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Commercial Property Investment Returns Moderate in Q3

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The latest SCSI/IPD Ireland Quarterly Property Index release shows investment returns from Irish commercial property to have moderated somewhat following a period of extremely strong growth which began in early 2014.

The total return of 2.1% in Q3 represents a slowdown compared with the 3.1% return recorded in Q2 and a significant drop compared with the 6.1% returned in the same period last year. Despite a cooling in headline performance in 2016, Irish commercial property remains the top performing investment asset class. A total annual return of 14.9% means that commercial property is still far outperforming Irish equities, which returned -1.0% in the 12 months to September 2016, and Irish bonds, which returned 8.3%.

Industrial property remains the strongest performing asset type, however growth in this sector also slowed in Q3 with returns up 3% following increases of over 5% in both Q1 and Q2, bringing overall returns to 20.6% over twelve months. Industrial property in South West Dublin was one of the top performers overall again this quarter, with returns up 3.2% over three months or 20% year-on-year.

Total returns from office investments closed at 2.1% in Q3, a decline compared with the 3.1% returned in Q2 and significantly lower than the 6.5% returned in the same period in 2015. Growth has now moderated in key Dublin 2 and 4 office markets, which saw quarterly returns of 1.8% and 2.5% respectively, while the Dublin 1, 3 & 7 office market emerged as one of the strongest performing segments this quarter registering a return of 3.2% driven by rental value growth of 2.1%. While it is difficult to envisage the long term effect of Brexit on the Irish property market we may see a positive impact on the Dublin office market. Many international companies will likely want to keep a presence in the EU and as the only English-speaking EU country Ireland could benefit greatly as demand increases. The challenge will be to provide adequate Grade A office space as well as residential accommodation to meet this potential demand.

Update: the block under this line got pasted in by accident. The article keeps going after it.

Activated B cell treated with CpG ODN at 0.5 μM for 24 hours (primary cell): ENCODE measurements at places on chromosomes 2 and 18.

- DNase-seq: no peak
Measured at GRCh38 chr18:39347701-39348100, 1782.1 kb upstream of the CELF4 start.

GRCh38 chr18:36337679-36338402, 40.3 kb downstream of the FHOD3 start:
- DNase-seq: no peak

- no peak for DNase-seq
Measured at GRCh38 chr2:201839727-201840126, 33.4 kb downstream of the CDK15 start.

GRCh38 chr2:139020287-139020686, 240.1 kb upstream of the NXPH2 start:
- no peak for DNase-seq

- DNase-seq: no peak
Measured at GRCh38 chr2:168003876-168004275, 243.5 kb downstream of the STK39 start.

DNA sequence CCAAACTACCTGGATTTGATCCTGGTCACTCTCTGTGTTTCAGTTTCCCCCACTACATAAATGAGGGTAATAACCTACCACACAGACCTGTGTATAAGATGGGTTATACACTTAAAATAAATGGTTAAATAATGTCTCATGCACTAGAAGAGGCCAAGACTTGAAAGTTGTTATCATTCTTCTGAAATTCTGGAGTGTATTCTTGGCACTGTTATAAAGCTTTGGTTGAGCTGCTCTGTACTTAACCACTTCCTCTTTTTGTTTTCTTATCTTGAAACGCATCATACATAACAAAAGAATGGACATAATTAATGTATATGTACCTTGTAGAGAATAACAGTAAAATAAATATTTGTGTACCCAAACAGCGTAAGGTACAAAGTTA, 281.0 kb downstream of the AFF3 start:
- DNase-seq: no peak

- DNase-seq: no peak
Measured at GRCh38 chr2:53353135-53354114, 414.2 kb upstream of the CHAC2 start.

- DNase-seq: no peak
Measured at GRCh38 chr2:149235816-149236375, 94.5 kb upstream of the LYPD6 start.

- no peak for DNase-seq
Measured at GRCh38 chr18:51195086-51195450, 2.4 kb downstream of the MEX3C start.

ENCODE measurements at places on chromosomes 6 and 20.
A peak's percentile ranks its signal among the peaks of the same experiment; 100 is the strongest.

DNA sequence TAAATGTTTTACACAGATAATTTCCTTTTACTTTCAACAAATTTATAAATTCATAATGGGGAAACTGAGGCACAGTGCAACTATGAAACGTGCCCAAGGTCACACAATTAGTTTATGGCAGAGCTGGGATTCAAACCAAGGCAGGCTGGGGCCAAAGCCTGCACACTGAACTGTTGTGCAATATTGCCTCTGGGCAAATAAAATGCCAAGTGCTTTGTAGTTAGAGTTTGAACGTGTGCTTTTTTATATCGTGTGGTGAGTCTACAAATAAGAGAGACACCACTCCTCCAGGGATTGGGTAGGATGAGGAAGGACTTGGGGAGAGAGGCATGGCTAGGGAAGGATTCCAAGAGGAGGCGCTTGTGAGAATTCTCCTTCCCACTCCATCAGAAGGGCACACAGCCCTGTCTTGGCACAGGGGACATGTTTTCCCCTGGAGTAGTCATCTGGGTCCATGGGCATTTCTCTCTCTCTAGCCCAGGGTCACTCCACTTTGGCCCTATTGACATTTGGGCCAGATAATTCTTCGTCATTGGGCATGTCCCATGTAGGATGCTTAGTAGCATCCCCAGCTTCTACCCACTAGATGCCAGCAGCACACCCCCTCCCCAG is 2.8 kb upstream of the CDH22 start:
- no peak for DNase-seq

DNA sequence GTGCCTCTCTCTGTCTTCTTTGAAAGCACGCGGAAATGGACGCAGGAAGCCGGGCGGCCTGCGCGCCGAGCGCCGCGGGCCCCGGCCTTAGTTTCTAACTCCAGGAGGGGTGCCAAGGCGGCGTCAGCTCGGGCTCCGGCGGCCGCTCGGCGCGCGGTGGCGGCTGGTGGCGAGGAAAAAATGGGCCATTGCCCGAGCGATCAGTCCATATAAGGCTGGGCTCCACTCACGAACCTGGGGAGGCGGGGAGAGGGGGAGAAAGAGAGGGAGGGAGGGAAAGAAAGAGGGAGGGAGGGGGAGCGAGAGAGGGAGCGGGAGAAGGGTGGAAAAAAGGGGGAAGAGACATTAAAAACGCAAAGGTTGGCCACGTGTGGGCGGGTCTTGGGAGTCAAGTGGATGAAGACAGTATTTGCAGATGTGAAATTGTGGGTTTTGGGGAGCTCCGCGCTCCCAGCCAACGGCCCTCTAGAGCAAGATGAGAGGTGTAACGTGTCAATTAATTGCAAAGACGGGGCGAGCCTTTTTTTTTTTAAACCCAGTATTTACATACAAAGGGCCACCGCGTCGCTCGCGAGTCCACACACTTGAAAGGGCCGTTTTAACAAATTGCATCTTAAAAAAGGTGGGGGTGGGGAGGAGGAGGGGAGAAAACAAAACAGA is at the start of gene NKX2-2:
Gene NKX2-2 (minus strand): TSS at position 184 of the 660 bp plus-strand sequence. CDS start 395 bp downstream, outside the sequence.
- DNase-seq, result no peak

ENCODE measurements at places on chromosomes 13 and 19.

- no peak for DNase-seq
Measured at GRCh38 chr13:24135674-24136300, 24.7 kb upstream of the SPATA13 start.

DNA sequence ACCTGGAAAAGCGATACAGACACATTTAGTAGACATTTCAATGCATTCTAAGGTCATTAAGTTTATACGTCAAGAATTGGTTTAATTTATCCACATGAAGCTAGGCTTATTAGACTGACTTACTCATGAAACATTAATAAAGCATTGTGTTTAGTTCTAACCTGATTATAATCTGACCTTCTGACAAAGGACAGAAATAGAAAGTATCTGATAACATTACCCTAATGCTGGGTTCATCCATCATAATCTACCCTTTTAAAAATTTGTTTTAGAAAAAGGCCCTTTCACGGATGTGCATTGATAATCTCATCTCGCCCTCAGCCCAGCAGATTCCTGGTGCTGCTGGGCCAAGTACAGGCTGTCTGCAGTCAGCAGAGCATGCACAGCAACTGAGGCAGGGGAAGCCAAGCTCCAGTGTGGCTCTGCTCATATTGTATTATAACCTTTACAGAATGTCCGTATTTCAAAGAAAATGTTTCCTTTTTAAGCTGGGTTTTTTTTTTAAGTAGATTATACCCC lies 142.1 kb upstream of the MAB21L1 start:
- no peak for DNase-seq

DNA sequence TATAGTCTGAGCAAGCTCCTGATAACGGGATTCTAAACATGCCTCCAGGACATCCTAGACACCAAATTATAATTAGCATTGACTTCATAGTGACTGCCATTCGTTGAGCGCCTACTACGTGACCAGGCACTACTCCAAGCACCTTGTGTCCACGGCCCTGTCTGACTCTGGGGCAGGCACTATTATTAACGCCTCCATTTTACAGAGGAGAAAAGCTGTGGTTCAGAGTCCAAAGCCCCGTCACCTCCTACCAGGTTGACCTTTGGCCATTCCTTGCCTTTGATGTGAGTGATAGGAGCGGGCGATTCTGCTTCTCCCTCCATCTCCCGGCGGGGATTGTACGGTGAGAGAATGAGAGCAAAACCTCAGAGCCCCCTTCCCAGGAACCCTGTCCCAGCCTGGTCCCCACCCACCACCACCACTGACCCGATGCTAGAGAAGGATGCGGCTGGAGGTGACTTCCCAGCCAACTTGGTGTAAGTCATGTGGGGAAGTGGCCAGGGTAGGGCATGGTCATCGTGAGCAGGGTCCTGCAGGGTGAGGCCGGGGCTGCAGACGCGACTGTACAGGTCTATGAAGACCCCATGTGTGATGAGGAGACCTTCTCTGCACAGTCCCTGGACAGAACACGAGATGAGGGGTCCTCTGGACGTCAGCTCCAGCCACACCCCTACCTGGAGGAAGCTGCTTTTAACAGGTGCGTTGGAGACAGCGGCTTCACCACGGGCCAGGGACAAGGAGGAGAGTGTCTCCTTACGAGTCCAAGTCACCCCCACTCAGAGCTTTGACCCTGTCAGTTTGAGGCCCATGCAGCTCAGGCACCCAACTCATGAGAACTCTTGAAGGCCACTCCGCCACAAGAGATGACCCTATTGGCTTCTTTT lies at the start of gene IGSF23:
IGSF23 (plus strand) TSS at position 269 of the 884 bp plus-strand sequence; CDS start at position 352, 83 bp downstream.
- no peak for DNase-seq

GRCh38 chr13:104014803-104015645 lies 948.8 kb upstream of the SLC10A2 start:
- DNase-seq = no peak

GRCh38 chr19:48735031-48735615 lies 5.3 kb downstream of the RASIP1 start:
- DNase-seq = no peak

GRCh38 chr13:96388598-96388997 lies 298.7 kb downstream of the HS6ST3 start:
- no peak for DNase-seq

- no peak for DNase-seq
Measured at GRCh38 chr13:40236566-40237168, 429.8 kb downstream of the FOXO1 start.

Returns on retail property were slightly lower with 1.9% recorded in Q3, however stronger growth in the first half of the year and especially towards the end of 2015 means that the 12-month return stands at 15.7%, outperforming offices on an annual basis. Most importantly, the data suggest that the recovery continues to spread outside of Dublin with provincial retail emerging as the top performing retail segment following returns of 2.7% on quarter or 13.6% year-on-year. Retail property on Dublin’s two main high streets, Grafton Street and Henry/Mary Street, returned 2.6% and 2% on quarter to bring annual growth to 17.4% and 17.7% respectively.

Muted returns in Q3 could be a sign of uncertainties among Irish and overseas investors alike surrounding the Brexit result, the full consequences of which on the Irish economy are unclear as yet. Nevertheless, the Irish commercial property market remains buoyant with capital and rental values continuing to strengthen, albeit at a slower pace than has been seen in recent years. Stability will be crucial to maintaining confidence in the sector and ensuring the recovery continues to spread nationally.

Kate Ryan, Research Department

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